May 27 in history

27/05/2019

893  Simeon I of Bulgaria crowned emperor of the first Bulgarian empire.

927 Battle of the Bosnian Highlands: Croatian army, led by King Tomislav, defeated the Bulgarian Army.

927  Simeon the Great, Tsar of Bulgaria, died.

1120  Richard III of Capua was anointed as prince two weeks before his untimely death.

1153 Malcolm IV became King of Scotland.

1328  Philip VI was crowned King of France.

1626 William II, Prince of Orange was born(d. 1650).

1703 Tsar Peter the Great founded the city of Saint Petersburg.

1798 The Battle of Oulart Hill took place in Wexford.

1812  Bolivian War of Independence: the Battle of La Coronilla, in which the women from Cochabamba fought against the Spanish army.

1813  War of 1812: In Canada, American forces captured Fort George.

1837 Wild Bill Hickok, American gunfighter, was born  (d. 1876).

1849  The Great Hall of Euston station in London was opened.

1860  Giuseppe Garibaldi began his attack on Palermo, Sicily, as part of the Italian Unification.

1863  American Civil War: First Assault on the Confederate works at theSiege of Port Hudson.

1878 Isadora Duncan, American dancer ws born (d. 1927).

1883 Alexander III was crowned Tsar of Russia.

1895  Oscar Wilde was imprisoned for sodomy.

1896 The F4-strength St. Louis-East St. Louis Tornado killed at least 255 people and causing $2.9 billion in damage.

1905 Russo-Japanese War: The Battle of Tsushima began.

1907  Bubonic plague broke out in San Francisco, California.

1907 – Rachel Carson, American biologist, environmentalist, and author, was born (d. 1964).

1908  Maulana Hakeem Noor-ud-Din was elected the first Khalifa of Ahmadiyya Muslim Community.

1909 – Tasmanian-born confidence trickster Amy Bock was sentenced in the Dunedin supreme court.

Amy Bock sentenced in Dunedin Supreme Court

1911  Hubert H. Humphrey, 38th Vice President of the United States,  was born (d. 1978).

1912  John Cheever, American author, was born (d. 1982).

1915 Herman Wouk, American writer, was born.

1919  The NC-4 aircraft arrived in Lisbon after completing the first transatlantic flight.

1922  Sir Christopher Lee, English actor, was born.

1923 Henry Kissinger, 56th United States Secretary of State, recipient of the Nobel Peace Prize, was born.

1927  Ford ceased manufacture of the Ford Model T and began to retool plants to make the Ford Model A.

1928  – Thea Musgrave, Scottish-American composer and educator, was born.

1930  The 1,046 feet (319 m) Chrysler Building in New York City, the tallest man-made structure at the time, opens to the public.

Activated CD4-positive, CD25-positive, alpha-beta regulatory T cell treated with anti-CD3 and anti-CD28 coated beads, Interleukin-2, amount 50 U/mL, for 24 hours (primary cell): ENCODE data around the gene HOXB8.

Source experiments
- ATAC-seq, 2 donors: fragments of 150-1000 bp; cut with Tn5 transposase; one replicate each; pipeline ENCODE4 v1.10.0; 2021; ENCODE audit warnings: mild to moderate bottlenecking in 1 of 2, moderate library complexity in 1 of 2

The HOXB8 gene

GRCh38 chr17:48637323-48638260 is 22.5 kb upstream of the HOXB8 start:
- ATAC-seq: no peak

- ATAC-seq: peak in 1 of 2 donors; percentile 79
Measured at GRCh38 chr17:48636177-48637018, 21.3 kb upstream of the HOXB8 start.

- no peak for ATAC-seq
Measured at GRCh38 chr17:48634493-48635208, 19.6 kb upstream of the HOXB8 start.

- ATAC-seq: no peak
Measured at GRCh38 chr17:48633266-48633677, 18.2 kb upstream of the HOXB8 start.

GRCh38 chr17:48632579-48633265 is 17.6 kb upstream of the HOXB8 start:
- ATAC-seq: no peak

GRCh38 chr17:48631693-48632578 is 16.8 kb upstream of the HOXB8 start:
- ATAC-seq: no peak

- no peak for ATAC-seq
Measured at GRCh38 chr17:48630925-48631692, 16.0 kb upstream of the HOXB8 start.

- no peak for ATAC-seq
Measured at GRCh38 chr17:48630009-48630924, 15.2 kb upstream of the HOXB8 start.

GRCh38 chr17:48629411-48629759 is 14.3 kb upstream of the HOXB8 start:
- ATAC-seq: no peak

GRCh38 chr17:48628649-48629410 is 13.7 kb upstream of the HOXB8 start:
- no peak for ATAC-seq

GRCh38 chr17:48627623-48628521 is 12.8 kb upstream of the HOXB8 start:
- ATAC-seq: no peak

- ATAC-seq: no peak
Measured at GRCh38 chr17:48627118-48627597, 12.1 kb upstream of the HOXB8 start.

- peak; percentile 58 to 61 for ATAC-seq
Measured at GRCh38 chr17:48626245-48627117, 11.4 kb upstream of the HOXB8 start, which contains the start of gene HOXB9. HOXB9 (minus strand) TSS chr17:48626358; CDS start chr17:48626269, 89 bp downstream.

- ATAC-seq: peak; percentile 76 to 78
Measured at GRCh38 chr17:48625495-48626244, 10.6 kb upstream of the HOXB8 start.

1933 New Deal: The U.S. Federal Securities Act is signed into law requiring the registration of securities with the Federal Trade Commission.

1933 – The Walt Disney Company released the cartoon The Three Little Pigs, with its hit song “Who’s Afraid of the Big Bad Wolf?

1933 – The Century of Progress World’s Fair opened in Chicago.

1935  New Deal: The Supreme Court of the United States declared the National Industrial Recovery Act to be unconstitutional in A.L.A. Schechter Poultry Corp. v. United States, (295 U.S. 495).

1937  The Golden Gate Bridge opened to pedestrian traffic, creating a vital link between San Francisco and Marin County, California.

1940  World War II: In the Le Paradis massacre, 99 soldiers from a Royal Norfolk Regiment unit were shot after surrendering to German troops.

1941 World War II: U.S. President Franklin D. Roosevelt proclaimed an “unlimited national emergency”.

1941 – World War II: The German battleship Bismarck was sunk in the North Atlantic killing almost 2,100 men.

1942  World War II: In Operation AnthropoidReinhard Heydrich was assassinated in Prague.

1943 Cilla Black, English singer and presenter, was born (d. 2015).

1954 Pauline Hanson, Australian politician, was born.

1957 Toronto’s CHUM-AM, (1050 kHz) became  Canada’s first radio station to broadcast only top 40 Rock n’ Roll music format.

1958 Neil Finn, New Zealand singer and songwriter (Split Enz, Crowded House), was born.

1958  The F-4 Phantom II made its first flight.

1960  In Turkey, a military coup removed President Celal Bayar and the rest of the democratic government from office.

1962 The Centralia, Pennsylvania mine fire started.

1965 Vietnam War: American warships began the first bombardment of National Liberation Front targets within South Vietnam.

1967  Australians voted in favour of a constitutional referendum granting the Australian government the power to make laws to benefit Indigenous Australians and to count them in the national census.